powered by AFI
During the opening credits, traditionally dressed Geisha dancers use fans to reveal the credits. The last credit is revealed by a Japanese fan dancer, who appears to be naked behind her large, feathered fan. At the film's conclusion, Jerry Lewis, as "Gilbert Wooley," chews on a carrot, looks at the camera and stutters "That's all, folks," while the Warner Bros. Looney Tunes cartoon music plays. The ending was a tribute by director Frank Tashlin, who directed cartoons for Warner Bros. in the 1930s and 1940.
Several "in jokes" occur throughout the film, such as when Gilbert, complimenting "Kimi Sikita" on her beauty, states that now he understands why Marlon Brando liked Japan so much, a reference to the 1957 Warner Bros. production Sayonara (see below). When Gilbert looks up at Mount Fujiyama, he briefly sees a semi-circle of stars around it, making it resemble the Paramount logo. In the sequence in which Gilbert first attempts to find Kimi's home, he asks a Japanese gardener for directions, but when the man speaks, subtitles in Japanese appear superimposed over him. When Gilbert speaks, English subtitles appear, and in disgust, Gilbert states, "We don't understand each other and the subtitles are all mixed up," then departs.
Among reviewers, the most commented-upon joke was The Geisha Boy's parody of the 1957 Columbia release The Bridge on the River Kwai, which co-starred Sessue Hayakawa as the sadistic commander of a prisoner of war camp during World War II. In The Bridge on the River Kwai, Hayakawa's character forces Allied prisoners to build a bridge vital to the Japanese. In The Geisha Boy, the first time Gilbert meets Hayakawa, who plays "Kimi's father," Hayakawa is dressed in a military uniform and is overseeing the building of a small wooden bridge over the family's swimming pool. The workers are whistling the song "Col. Bogey's March," made popular by the earlier film. Gilbert is unnerved by the encounter and comments that Hayakawa resembles "that actor," but Hayakawa retorts that he was building bridges long before the actor was. As Gilbert is turning to leave, he catches a glimpse of actor Alec Guinness, who played a British officer in The Bridge on the River Kwai, in a bit of footage from that film. Bob Hope is also seen briefly in stock footage when "Mitsuo Watanabe" watches a television broadcast of one of Hope's USO tours. The footage of Hope is dubbed into Japanese.
According to the Paramount Scripts Collection, located at the AMPAS Library, the title of Rudy Makoul's original teleplay, which was never produced, was "Pete-San," and was set in Korea rather than Japan. On May 16, 1958, Hollywood Reporter's "Rambling Reporter" column noted that Cathy Crosby was being sought for the role of "Betty Pearson" and Red Skelton for a "guest spot." Although Hollywood Reporter news items include the following actors in the cast, their appearance in the completed picture has not been confirmed: Jeannie Dawson, Hank Mann, Robert Eyer, Edo Mita and Jerry Lewis' father Danny.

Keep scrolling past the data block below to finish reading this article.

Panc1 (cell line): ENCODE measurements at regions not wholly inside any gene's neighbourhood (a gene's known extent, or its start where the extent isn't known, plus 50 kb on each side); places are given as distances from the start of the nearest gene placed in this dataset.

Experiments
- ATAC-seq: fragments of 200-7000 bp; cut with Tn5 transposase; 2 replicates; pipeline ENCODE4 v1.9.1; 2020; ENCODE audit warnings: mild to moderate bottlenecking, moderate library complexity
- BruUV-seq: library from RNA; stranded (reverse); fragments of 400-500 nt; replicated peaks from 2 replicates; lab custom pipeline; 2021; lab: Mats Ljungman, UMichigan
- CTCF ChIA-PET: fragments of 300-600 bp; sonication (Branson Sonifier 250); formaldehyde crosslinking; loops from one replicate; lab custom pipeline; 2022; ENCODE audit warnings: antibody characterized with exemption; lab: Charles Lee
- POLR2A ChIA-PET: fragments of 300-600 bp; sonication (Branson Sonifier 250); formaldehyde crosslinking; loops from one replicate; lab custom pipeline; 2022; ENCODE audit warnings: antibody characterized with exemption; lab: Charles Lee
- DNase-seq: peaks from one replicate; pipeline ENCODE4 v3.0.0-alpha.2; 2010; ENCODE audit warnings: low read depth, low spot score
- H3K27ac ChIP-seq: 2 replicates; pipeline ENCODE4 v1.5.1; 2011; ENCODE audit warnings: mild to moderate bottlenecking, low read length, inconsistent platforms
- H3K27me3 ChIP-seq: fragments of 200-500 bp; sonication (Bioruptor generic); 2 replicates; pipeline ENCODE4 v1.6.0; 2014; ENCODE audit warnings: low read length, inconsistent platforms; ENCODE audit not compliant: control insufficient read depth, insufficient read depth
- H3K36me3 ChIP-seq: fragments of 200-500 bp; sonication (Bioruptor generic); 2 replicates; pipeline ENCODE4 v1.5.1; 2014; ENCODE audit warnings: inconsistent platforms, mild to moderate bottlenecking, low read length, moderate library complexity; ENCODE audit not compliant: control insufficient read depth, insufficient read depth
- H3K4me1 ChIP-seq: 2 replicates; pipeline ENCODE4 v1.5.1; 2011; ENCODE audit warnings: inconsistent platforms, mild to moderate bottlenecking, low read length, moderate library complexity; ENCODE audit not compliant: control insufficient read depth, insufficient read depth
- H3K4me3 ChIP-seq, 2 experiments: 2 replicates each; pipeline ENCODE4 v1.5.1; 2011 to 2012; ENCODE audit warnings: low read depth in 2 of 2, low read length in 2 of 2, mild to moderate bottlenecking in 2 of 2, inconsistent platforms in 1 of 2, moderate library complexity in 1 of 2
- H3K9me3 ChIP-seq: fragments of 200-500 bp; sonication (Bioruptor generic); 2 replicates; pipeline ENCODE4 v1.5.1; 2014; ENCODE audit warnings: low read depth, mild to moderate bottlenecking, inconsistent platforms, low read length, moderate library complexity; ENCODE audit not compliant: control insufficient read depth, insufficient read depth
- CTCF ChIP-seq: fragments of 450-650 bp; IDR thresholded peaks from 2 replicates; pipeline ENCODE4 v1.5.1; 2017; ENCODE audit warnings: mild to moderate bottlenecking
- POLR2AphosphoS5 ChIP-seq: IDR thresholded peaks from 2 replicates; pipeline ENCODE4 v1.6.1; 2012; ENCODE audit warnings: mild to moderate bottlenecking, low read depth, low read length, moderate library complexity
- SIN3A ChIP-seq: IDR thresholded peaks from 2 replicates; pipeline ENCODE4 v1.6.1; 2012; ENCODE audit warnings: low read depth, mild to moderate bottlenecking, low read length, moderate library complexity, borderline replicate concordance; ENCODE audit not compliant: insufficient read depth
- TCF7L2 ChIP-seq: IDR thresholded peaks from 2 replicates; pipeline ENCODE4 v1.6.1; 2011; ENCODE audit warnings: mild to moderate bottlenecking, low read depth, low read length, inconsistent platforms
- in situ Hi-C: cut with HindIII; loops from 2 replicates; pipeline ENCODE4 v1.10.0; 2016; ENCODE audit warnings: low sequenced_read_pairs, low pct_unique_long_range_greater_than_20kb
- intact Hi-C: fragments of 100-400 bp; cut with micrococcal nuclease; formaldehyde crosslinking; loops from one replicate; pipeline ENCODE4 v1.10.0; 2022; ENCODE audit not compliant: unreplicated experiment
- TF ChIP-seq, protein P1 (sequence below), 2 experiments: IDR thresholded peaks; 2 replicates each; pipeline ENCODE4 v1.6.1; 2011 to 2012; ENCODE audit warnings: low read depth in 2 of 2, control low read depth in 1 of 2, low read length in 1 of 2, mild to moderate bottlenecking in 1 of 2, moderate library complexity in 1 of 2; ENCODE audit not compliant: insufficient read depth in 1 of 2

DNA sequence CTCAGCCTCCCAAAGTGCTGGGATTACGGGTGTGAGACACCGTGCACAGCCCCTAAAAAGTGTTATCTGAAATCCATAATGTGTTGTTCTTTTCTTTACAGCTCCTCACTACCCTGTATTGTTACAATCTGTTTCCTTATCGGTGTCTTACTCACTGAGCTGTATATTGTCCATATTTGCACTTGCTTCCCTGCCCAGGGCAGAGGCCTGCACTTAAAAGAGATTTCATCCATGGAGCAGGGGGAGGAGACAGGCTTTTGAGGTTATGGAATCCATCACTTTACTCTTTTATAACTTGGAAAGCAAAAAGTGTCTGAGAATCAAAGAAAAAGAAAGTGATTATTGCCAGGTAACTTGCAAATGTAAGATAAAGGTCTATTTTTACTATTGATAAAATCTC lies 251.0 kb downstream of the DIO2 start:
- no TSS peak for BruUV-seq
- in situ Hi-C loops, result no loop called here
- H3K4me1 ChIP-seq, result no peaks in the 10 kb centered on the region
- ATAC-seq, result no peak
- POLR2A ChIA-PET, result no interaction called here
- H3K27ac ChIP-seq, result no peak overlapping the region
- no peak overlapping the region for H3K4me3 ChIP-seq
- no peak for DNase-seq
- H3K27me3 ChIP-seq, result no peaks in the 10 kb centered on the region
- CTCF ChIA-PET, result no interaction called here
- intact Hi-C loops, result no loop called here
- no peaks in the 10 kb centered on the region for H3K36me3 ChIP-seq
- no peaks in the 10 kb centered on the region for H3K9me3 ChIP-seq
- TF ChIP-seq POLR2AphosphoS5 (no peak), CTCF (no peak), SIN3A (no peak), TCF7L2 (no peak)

A July 17, 1958 Hollywood Reporter news item announced that Paramount had decided to shoot all of its black-and-white features in standard 35mm "with the top and bottom of frames cropped in the camera finder for projection in either wide or flat screen by theatres." Atlhough the news item stated that The Geisha Boy was currently shooting in the standard 35mm format, the onscreen credits state that it is in VistaVision, Paramount's widescreen process. Studio publicity noted that portions of the picture were shot on location at the Lockheed Air Terminal in Burbank, CA as well as locations in Griffith Park and Bronson Canyon. A house in Beverly Hills was used for Kimi's home; the UCLA Physics building was the setting for the USAF headquarters in Tokyo; and the baseball sequences were shot at Wrigley Field in Los Angeles.
Although several reviews and studio publicity stated that The Geisha Boy marked Lewis' debut as a film producer, he had earlier produced his 1957 film The Delicate Delinquent. The Geisha Boy did mark the first screen appearance of the Dodgers baseball team after their move to Los Angeles from Brooklyn. According to the picture's pressbook, players from the Little Tokyo Giants and Nisei Trading appeared as the players of the Tokyo Tonichi. The film marked the feature film debuts of Suzanne Pleshette, famous Japanese sumo wrestler Ryuzo Demura and Robert Kazuyoshi Hirano. Nobu Atsumi McCarthy, who, according to studio publicity, was cast after Lewis interviewed 200 Japanese actresses, had appeared previously in a small role in the Twentieth Century-Fox production The Hunter, which was released in September 1958 (see below). In most of the actress' film and television appearances, she was billed as Nobu McCarthy. Studio publicity added that Lewis considered more than 250 children before casting Hirano, who had been living in the United States for nine months. Other boys who were tested for the role of Mitsuo included Lance Kitamura, Robert Kirano and Mike Maruhashi.
Studio publicity also reported that numerous rabbits were used to portray "Harry." The Motion Picture Herald Prod Digest review mistakenly lists Harry as "Harvey," a reference to the noted 1950 film of that name. The Geisha Boy marked the first screen appearance of Marie McDonald since the 1950 Republic release Hit Parade of 1951 (see AFI Catalog of Feature Films, 1941-50 for both) and her first film since her alleged and well-publicized kidnapping in January 1957. Police, who suspected that the incident was staged for publicity, never made an arrest in the case. McDonald did not make another film until the 1963 Noonan-Taylor Productions film Promises! Promises! (see AFI Catalog of Feature Films, 1961-70).